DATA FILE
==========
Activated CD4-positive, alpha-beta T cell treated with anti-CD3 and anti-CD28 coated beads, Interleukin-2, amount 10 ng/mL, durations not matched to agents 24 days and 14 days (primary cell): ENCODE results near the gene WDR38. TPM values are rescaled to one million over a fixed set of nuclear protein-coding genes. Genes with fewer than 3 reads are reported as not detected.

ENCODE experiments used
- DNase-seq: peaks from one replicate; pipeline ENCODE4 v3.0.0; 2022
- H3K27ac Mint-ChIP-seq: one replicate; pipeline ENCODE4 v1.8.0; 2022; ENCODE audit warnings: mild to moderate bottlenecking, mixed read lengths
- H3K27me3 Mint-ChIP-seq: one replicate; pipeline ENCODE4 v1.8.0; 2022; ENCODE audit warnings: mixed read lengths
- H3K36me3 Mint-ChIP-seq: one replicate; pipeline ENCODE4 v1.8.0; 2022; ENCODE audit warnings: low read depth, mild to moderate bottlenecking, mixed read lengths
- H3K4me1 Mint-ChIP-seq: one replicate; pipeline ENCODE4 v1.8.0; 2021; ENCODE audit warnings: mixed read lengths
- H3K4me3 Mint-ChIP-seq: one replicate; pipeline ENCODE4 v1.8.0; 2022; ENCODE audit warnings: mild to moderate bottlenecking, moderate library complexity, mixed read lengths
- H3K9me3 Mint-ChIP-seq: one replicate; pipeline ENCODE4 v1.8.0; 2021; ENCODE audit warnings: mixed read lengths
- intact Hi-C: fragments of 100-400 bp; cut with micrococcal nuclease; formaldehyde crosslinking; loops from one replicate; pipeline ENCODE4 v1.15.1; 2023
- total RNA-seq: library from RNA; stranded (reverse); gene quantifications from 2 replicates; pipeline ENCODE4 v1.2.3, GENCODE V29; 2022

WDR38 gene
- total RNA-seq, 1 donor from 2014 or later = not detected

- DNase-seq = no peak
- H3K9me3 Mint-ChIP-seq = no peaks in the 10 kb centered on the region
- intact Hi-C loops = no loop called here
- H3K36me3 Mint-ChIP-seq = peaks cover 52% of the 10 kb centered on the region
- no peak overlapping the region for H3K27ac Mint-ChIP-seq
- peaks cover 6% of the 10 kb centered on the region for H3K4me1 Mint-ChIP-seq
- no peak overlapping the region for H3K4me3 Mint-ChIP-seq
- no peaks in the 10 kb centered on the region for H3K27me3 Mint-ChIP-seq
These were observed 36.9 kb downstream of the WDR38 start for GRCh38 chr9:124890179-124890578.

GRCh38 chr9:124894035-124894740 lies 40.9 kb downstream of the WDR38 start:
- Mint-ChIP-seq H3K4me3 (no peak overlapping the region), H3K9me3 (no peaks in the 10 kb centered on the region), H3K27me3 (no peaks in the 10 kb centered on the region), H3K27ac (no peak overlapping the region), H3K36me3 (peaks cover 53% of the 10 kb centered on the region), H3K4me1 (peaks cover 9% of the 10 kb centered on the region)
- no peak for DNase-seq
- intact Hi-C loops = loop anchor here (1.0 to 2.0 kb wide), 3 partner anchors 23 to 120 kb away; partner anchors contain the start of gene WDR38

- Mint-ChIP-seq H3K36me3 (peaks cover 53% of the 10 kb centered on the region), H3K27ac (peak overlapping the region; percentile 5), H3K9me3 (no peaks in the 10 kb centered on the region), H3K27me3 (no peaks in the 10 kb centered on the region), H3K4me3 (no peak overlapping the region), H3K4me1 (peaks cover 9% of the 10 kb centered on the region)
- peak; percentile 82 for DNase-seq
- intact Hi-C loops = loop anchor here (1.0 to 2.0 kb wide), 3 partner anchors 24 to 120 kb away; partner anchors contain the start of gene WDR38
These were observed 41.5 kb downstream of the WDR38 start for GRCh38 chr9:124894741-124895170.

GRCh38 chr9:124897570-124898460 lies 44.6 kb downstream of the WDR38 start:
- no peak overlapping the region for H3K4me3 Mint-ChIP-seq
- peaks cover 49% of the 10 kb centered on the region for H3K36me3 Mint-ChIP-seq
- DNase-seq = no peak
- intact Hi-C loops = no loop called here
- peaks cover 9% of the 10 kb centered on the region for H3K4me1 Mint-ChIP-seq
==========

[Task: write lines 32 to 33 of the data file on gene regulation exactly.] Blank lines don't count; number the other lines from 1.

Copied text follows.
- no peak overlapping the region for H3K4me3 Mint-ChIP-seq
- peaks cover 49% of the 10 kb centered on the region for H3K36me3 Mint-ChIP-seq